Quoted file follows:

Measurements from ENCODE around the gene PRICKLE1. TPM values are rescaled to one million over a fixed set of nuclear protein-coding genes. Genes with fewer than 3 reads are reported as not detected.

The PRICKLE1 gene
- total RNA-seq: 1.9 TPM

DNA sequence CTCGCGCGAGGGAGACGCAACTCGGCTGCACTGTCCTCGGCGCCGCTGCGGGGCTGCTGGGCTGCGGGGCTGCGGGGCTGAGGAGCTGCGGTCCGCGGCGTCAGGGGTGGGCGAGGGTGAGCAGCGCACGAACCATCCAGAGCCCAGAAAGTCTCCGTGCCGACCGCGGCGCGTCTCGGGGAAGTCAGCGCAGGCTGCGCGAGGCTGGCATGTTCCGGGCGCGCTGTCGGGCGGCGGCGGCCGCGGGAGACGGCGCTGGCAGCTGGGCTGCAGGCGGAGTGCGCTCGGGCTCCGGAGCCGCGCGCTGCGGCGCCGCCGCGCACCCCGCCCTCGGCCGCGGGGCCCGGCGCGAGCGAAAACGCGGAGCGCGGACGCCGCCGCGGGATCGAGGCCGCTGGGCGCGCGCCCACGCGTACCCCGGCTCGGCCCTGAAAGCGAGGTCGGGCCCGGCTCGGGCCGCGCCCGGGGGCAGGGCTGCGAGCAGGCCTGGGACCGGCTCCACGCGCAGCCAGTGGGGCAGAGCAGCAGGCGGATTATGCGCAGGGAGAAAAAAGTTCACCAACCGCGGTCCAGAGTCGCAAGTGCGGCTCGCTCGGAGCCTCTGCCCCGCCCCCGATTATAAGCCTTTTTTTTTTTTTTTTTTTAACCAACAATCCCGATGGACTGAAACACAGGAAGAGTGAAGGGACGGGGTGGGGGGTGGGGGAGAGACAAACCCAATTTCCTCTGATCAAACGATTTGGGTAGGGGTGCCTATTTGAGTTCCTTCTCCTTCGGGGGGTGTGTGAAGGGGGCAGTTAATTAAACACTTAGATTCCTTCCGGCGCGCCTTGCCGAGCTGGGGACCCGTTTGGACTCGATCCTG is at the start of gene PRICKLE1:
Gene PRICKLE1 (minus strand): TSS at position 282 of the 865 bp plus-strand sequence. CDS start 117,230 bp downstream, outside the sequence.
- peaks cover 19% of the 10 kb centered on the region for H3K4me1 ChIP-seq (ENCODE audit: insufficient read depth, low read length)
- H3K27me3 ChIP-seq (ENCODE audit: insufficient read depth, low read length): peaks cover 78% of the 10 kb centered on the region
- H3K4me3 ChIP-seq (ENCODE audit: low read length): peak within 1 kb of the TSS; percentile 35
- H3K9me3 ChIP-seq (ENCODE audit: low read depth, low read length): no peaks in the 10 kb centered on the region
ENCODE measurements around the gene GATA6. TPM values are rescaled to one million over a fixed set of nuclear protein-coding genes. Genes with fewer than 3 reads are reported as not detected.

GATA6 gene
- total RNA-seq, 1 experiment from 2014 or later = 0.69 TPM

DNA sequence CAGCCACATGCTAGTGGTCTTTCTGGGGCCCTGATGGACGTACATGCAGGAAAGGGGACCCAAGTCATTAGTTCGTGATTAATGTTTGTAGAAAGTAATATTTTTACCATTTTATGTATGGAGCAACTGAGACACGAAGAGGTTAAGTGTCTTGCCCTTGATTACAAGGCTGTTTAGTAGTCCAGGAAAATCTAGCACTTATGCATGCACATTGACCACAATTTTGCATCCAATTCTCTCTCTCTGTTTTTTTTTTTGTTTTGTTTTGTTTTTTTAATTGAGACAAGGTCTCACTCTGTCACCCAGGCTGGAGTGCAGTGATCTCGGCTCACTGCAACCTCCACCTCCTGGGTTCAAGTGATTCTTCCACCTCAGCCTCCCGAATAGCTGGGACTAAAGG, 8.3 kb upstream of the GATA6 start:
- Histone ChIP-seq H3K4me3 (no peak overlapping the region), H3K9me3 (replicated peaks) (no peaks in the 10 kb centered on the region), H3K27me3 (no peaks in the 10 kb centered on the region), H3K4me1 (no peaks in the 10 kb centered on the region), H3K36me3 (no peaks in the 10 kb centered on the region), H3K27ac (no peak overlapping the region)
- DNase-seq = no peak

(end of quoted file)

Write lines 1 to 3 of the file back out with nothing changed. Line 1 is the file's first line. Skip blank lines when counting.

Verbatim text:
Measurements from ENCODE around the gene PRICKLE1. TPM values are rescaled to one million over a fixed set of nuclear protein-coding genes. Genes with fewer than 3 reads are reported as not detected.

The PRICKLE1 gene
- total RNA-seq: 1.9 TPM